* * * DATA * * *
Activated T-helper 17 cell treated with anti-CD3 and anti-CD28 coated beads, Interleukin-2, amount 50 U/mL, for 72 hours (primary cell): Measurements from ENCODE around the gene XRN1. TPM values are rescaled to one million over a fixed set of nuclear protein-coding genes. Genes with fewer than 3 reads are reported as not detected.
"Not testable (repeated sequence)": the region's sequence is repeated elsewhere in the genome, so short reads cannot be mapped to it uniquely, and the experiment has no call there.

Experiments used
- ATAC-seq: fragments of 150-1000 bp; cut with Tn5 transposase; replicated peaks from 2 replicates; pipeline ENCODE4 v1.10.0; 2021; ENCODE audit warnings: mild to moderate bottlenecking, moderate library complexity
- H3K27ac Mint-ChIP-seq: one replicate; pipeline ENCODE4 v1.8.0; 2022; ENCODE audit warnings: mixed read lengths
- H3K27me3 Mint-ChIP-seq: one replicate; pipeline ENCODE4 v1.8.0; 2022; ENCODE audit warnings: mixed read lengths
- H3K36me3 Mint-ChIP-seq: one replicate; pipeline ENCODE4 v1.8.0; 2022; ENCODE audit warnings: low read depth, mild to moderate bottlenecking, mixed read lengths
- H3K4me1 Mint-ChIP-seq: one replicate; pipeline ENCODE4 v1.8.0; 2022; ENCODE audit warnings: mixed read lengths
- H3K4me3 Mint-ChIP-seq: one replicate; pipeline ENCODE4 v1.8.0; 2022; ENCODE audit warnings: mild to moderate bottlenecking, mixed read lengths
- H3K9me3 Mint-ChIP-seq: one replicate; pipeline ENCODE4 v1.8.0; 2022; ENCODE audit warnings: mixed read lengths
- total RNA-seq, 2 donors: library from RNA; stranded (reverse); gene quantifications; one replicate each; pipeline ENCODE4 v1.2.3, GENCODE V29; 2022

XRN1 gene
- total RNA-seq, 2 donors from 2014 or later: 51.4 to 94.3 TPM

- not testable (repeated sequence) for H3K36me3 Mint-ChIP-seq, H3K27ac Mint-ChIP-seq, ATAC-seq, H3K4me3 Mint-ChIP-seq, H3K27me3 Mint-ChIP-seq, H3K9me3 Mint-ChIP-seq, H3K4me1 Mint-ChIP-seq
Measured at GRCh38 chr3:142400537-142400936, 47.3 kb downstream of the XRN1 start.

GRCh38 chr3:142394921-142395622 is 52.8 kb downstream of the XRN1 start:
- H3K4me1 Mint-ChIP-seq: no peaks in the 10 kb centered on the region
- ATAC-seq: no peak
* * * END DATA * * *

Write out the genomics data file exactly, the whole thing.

Activated T-helper 17 cell treated with anti-CD3 and anti-CD28 coated beads, Interleukin-2, amount 50 U/mL, for 72 hours (primary cell): Measurements from ENCODE around the gene XRN1. TPM values are rescaled to one million over a fixed set of nuclear protein-coding genes. Genes with fewer than 3 reads are reported as not detected.
"Not testable (repeated sequence)": the region's sequence is repeated elsewhere in the genome, so short reads cannot be mapped to it uniquely, and the experiment has no call there.

Experiments used
- ATAC-seq: fragments of 150-1000 bp; cut with Tn5 transposase; replicated peaks from 2 replicates; pipeline ENCODE4 v1.10.0; 2021; ENCODE audit warnings: mild to moderate bottlenecking, moderate library complexity
- H3K27ac Mint-ChIP-seq: one replicate; pipeline ENCODE4 v1.8.0; 2022; ENCODE audit warnings: mixed read lengths
- H3K27me3 Mint-ChIP-seq: one replicate; pipeline ENCODE4 v1.8.0; 2022; ENCODE audit warnings: mixed read lengths
- H3K36me3 Mint-ChIP-seq: one replicate; pipeline ENCODE4 v1.8.0; 2022; ENCODE audit warnings: low read depth, mild to moderate bottlenecking, mixed read lengths
- H3K4me1 Mint-ChIP-seq: one replicate; pipeline ENCODE4 v1.8.0; 2022; ENCODE audit warnings: mixed read lengths
- H3K4me3 Mint-ChIP-seq: one replicate; pipeline ENCODE4 v1.8.0; 2022; ENCODE audit warnings: mild to moderate bottlenecking, mixed read lengths
- H3K9me3 Mint-ChIP-seq: one replicate; pipeline ENCODE4 v1.8.0; 2022; ENCODE audit warnings: mixed read lengths
- total RNA-seq, 2 donors: library from RNA; stranded (reverse); gene quantifications; one replicate each; pipeline ENCODE4 v1.2.3, GENCODE V29; 2022

XRN1 gene
- total RNA-seq, 2 donors from 2014 or later: 51.4 to 94.3 TPM

- not testable (repeated sequence) for H3K36me3 Mint-ChIP-seq, H3K27ac Mint-ChIP-seq, ATAC-seq, H3K4me3 Mint-ChIP-seq, H3K27me3 Mint-ChIP-seq, H3K9me3 Mint-ChIP-seq, H3K4me1 Mint-ChIP-seq
Measured at GRCh38 chr3:142400537-142400936, 47.3 kb downstream of the XRN1 start.

GRCh38 chr3:142394921-142395622 is 52.8 kb downstream of the XRN1 start:
- H3K4me1 Mint-ChIP-seq: no peaks in the 10 kb centered on the region
- ATAC-seq: no peak